Scientists Can’t Find Specific Genes for IQ

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Scientists Can’t Find Specific Genes for IQ

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Recent research has shown that, while intelligence is believed to be partly genetic, the specific genes that were thought to be linked to intelligence are not.  And, in fact, of all the genes that were examined, only one was actually associated with intelligence and the effect was very small.

While Science Daily characterizes this discovery as “surprising,” it shouldn’t be a surprise at all.  First, the growing body of research makes it clear that intelligence is modifiable — that it develops as the brain interacts with the environment.  And second, it is becoming increasingly clear that intelligence is not a single thing.  Some scientists continue to insist that there is one factor they call “g” that is overall intelligence, but other research is making it clear that intelligence is really many mental processes that operate independently and interactively.

Consider, for example, Howard Gardner’s multiple intelligences, or George McCloskey’s extensive list of executive functions, or the array of cognitive processes that are developed in BrainWare Safari.  Skills like Working Memory have been shown to be highly correlated with measures of intelligence.  Mental processes like Inhibition are associated with social and emotional intelligence.  And Visualization is connected with reading comprehension.  Those are just a few examples.  And we also know that those skills can be measured independently.  Yet they must all work together to produce actions, thoughts and decisions that are suited to one’s environment.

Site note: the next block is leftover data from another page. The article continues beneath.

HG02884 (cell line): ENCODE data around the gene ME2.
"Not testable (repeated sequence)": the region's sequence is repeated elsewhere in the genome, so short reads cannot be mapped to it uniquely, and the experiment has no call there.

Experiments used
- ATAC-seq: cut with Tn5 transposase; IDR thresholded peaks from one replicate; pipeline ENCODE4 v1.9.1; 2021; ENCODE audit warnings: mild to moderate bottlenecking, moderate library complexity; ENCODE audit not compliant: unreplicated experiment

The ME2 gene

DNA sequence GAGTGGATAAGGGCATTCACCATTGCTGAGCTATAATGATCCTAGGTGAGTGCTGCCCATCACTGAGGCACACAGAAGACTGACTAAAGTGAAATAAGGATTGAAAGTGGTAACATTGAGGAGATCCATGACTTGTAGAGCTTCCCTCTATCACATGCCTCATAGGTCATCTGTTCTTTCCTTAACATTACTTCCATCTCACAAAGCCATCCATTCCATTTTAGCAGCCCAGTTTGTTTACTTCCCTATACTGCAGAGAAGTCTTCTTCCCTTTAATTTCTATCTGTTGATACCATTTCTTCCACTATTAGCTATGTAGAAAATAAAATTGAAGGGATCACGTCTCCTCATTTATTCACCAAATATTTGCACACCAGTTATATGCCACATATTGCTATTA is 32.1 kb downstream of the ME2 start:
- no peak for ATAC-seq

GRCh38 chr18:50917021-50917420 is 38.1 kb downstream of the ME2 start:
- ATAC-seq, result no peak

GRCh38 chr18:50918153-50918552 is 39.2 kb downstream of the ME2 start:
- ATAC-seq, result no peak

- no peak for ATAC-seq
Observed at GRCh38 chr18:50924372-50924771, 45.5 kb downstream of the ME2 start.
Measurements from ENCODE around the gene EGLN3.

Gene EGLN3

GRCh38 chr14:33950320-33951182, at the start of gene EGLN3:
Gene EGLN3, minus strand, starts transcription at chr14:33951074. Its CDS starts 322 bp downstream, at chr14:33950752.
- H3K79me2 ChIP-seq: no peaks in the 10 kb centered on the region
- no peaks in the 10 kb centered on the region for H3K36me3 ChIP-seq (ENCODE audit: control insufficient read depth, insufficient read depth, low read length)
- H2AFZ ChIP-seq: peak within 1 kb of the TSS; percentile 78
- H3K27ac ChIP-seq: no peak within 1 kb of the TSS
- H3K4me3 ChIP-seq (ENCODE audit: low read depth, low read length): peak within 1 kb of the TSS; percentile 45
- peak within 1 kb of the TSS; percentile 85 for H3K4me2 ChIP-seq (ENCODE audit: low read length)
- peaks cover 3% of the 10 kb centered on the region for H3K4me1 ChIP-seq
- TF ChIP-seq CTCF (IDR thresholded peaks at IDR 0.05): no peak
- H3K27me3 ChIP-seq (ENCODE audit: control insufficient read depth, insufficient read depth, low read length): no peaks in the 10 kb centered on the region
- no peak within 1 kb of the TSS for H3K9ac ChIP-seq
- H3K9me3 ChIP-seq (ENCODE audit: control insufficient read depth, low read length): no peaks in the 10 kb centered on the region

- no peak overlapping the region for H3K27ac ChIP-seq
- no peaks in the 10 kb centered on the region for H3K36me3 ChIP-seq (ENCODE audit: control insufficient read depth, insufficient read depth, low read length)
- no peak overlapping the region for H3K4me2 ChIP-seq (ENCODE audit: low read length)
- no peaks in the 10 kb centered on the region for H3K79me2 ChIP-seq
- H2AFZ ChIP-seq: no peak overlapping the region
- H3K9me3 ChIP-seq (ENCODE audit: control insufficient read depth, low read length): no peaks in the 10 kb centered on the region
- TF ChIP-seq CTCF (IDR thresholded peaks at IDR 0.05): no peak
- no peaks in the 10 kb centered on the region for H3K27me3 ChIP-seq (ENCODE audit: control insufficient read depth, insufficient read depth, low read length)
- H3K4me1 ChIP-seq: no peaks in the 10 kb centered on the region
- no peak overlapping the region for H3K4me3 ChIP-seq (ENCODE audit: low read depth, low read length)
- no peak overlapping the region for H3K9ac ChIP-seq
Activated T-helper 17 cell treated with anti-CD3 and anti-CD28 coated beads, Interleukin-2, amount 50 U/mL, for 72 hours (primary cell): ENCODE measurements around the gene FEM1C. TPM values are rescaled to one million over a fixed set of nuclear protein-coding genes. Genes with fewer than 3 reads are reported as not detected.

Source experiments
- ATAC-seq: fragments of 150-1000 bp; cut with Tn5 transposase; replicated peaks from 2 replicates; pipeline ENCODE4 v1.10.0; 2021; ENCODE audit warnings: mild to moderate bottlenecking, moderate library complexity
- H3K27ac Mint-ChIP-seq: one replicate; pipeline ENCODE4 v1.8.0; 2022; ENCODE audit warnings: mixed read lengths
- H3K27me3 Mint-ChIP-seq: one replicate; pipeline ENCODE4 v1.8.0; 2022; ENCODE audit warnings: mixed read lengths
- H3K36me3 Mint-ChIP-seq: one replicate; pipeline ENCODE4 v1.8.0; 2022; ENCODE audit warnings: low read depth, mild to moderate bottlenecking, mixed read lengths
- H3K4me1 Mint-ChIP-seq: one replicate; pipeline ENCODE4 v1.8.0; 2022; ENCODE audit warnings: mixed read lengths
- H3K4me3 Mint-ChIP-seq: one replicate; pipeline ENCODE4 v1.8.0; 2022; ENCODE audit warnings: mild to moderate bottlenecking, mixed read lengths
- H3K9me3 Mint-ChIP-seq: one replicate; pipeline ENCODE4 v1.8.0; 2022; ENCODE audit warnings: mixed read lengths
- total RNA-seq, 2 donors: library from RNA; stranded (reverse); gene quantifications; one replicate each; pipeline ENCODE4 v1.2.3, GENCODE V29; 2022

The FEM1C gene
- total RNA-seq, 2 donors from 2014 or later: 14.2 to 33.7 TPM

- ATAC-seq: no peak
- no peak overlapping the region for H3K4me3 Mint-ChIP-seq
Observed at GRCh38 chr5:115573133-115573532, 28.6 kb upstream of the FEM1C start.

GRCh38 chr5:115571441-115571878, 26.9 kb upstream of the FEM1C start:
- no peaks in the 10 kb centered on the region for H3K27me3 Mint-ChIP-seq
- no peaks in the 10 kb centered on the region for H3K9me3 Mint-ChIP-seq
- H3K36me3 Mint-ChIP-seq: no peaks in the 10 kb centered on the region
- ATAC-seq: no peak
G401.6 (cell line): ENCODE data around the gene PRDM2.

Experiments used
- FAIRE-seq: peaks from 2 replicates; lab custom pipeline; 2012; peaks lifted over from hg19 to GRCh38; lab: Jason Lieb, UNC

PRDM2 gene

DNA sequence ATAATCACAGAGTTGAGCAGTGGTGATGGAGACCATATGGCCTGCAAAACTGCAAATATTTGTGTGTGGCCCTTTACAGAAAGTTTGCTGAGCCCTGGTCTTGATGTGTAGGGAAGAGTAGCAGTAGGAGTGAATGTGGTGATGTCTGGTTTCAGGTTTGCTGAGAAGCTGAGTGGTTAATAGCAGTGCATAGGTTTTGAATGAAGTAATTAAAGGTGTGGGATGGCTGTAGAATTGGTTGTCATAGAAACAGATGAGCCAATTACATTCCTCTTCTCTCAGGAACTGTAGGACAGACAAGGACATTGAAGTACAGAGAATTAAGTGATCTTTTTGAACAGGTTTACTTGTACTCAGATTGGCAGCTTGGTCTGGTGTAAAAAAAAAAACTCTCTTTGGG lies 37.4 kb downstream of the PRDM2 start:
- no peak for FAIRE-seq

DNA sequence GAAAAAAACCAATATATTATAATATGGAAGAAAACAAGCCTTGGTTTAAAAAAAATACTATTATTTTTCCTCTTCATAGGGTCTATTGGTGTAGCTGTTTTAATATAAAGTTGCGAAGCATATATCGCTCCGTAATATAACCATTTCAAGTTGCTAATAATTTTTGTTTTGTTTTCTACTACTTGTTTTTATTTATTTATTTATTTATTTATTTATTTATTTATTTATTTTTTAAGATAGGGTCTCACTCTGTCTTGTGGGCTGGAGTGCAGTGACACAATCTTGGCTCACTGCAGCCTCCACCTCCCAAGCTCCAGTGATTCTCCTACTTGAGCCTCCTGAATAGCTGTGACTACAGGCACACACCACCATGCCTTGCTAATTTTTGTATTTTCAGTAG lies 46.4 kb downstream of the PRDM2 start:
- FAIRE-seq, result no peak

The role of the environment is key.  Intelligence is generally held to be intelligence because it allows us to adapt to our environment, to be flexible in how we interact with it (others and the physical world).  As the environment changes, the skills we need to draw on are different.  Some environments require the ability to sustain our attention; others to divide it.  Holding information in short-term memory is different from getting it stored in long-term memory.  Visual discrimination and auditory discrimination are different.  But all these skills play a role in our ability to be effective in interacting with our environment, and hence a role in intelligence.

Not only is this new research not surprising, it is entirely consistent with what other scientific disciplines, such as cognitive neuroscience are telling us about the brain and intelligence.